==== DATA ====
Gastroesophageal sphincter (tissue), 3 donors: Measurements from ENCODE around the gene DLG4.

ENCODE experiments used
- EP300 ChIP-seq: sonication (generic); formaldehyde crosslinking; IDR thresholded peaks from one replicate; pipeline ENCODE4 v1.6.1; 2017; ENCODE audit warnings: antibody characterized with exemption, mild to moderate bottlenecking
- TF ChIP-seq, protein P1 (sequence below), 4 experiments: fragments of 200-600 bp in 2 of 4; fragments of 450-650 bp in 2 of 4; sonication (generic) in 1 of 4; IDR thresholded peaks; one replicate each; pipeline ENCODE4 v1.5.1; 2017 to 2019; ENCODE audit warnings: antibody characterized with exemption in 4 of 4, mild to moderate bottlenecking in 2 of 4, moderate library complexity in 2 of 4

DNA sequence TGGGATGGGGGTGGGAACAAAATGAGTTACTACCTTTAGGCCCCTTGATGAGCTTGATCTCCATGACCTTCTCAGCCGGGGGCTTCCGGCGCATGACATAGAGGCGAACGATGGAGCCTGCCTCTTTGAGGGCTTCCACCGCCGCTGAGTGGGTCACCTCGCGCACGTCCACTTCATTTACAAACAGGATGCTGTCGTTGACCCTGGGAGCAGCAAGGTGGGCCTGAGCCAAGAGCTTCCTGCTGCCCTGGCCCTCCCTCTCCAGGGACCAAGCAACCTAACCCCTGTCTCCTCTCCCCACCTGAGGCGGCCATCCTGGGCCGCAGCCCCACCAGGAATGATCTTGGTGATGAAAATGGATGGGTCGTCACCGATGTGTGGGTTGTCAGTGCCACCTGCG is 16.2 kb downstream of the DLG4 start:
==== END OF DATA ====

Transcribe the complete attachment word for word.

Gastroesophageal sphincter (tissue), 3 donors: Measurements from ENCODE around the gene DLG4.

ENCODE experiments used
- EP300 ChIP-seq: sonication (generic); formaldehyde crosslinking; IDR thresholded peaks from one replicate; pipeline ENCODE4 v1.6.1; 2017; ENCODE audit warnings: antibody characterized with exemption, mild to moderate bottlenecking
- TF ChIP-seq, protein P1 (sequence below), 4 experiments: fragments of 200-600 bp in 2 of 4; fragments of 450-650 bp in 2 of 4; sonication (generic) in 1 of 4; IDR thresholded peaks; one replicate each; pipeline ENCODE4 v1.5.1; 2017 to 2019; ENCODE audit warnings: antibody characterized with exemption in 4 of 4, mild to moderate bottlenecking in 2 of 4, moderate library complexity in 2 of 4

DNA sequence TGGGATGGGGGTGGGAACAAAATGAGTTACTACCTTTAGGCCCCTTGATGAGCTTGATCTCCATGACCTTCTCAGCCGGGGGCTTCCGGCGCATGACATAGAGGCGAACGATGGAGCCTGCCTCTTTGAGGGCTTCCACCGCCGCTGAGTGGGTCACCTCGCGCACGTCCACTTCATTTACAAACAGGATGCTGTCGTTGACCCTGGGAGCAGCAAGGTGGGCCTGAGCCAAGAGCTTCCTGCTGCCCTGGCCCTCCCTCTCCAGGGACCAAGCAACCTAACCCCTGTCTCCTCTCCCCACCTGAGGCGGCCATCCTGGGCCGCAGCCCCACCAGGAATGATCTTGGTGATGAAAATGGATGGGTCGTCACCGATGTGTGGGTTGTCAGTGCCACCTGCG is 16.2 kb downstream of the DLG4 start: